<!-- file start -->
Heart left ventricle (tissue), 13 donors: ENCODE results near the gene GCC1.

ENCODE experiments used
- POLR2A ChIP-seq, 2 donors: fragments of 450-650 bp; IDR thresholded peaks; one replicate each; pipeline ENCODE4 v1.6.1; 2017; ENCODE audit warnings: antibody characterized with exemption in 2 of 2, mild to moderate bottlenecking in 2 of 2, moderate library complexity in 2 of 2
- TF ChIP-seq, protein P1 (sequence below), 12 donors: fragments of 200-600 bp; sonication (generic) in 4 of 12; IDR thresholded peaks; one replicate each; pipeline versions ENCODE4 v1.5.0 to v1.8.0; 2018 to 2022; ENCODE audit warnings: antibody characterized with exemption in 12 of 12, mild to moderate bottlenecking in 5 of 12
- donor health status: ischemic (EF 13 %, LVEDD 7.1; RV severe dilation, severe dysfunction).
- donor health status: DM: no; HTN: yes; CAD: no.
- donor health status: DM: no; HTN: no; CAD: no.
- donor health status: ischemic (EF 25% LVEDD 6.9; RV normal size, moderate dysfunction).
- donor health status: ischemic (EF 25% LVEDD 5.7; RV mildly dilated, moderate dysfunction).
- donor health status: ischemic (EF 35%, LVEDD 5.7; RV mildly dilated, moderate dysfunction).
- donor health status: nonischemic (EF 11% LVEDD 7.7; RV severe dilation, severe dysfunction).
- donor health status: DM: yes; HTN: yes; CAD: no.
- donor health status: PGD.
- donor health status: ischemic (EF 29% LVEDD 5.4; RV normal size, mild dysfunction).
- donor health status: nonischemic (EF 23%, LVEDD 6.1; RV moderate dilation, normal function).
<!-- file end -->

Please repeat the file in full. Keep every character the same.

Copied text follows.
Heart left ventricle (tissue), 13 donors: ENCODE results near the gene GCC1.

ENCODE experiments used
- POLR2A ChIP-seq, 2 donors: fragments of 450-650 bp; IDR thresholded peaks; one replicate each; pipeline ENCODE4 v1.6.1; 2017; ENCODE audit warnings: antibody characterized with exemption in 2 of 2, mild to moderate bottlenecking in 2 of 2, moderate library complexity in 2 of 2
- TF ChIP-seq, protein P1 (sequence below), 12 donors: fragments of 200-600 bp; sonication (generic) in 4 of 12; IDR thresholded peaks; one replicate each; pipeline versions ENCODE4 v1.5.0 to v1.8.0; 2018 to 2022; ENCODE audit warnings: antibody characterized with exemption in 12 of 12, mild to moderate bottlenecking in 5 of 12
- donor health status: ischemic (EF 13 %, LVEDD 7.1; RV severe dilation, severe dysfunction).
- donor health status: DM: no; HTN: yes; CAD: no.
- donor health status: DM: no; HTN: no; CAD: no.
- donor health status: ischemic (EF 25% LVEDD 6.9; RV normal size, moderate dysfunction).
- donor health status: ischemic (EF 25% LVEDD 5.7; RV mildly dilated, moderate dysfunction).
- donor health status: ischemic (EF 35%, LVEDD 5.7; RV mildly dilated, moderate dysfunction).
- donor health status: nonischemic (EF 11% LVEDD 7.7; RV severe dilation, severe dysfunction).
- donor health status: DM: yes; HTN: yes; CAD: no.
- donor health status: PGD.
- donor health status: ischemic (EF 29% LVEDD 5.4; RV normal size, mild dysfunction).
- donor health status: nonischemic (EF 23%, LVEDD 6.1; RV moderate dilation, normal function).